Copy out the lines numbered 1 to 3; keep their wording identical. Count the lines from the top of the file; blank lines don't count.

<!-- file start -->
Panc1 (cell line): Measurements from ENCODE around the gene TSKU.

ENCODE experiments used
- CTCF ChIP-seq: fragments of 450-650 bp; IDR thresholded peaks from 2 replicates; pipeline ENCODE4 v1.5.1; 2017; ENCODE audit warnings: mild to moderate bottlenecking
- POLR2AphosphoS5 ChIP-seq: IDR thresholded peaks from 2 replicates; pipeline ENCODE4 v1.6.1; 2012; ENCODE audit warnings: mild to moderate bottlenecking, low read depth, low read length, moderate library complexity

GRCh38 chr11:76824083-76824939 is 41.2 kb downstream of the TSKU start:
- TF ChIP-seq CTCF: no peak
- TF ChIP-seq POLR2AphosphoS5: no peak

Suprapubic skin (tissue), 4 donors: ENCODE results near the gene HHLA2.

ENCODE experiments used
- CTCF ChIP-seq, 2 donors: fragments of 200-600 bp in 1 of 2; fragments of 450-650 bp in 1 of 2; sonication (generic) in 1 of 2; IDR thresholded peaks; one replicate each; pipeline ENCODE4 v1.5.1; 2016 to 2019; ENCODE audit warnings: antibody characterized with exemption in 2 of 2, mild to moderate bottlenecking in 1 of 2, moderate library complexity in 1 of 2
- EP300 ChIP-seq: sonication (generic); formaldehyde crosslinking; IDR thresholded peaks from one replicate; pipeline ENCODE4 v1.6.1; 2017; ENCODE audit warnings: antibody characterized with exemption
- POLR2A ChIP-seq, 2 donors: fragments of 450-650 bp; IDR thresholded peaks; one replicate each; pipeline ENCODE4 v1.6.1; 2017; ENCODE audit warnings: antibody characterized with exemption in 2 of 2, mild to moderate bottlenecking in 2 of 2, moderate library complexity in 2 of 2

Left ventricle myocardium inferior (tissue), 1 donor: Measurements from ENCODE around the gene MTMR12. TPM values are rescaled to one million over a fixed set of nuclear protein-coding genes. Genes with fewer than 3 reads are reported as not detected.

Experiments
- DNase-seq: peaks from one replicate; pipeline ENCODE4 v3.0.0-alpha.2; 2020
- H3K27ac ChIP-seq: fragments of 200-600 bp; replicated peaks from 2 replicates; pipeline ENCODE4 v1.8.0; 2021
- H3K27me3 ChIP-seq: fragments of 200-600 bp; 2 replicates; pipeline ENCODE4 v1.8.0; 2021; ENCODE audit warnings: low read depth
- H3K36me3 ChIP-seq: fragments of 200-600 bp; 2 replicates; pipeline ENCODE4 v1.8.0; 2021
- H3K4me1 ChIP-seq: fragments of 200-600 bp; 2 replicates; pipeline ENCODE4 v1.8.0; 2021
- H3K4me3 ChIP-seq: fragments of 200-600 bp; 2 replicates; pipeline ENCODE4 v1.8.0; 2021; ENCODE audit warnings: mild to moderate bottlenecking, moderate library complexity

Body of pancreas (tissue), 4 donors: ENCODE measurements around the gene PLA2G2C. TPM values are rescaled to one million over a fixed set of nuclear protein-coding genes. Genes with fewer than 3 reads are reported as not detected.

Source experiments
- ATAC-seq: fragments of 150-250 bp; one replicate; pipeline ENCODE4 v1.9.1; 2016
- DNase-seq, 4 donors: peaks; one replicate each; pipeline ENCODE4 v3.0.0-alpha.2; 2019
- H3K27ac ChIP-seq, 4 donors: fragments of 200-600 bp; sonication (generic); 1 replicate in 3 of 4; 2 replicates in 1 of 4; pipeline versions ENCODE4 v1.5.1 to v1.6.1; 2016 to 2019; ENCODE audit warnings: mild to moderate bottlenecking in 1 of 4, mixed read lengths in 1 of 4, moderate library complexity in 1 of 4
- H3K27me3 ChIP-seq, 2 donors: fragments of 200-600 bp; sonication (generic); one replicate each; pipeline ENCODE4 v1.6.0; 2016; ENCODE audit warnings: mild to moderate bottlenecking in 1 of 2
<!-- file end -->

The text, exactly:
Panc1 (cell line): Measurements from ENCODE around the gene TSKU.

ENCODE experiments used
- CTCF ChIP-seq: fragments of 450-650 bp; IDR thresholded peaks from 2 replicates; pipeline ENCODE4 v1.5.1; 2017; ENCODE audit warnings: mild to moderate bottlenecking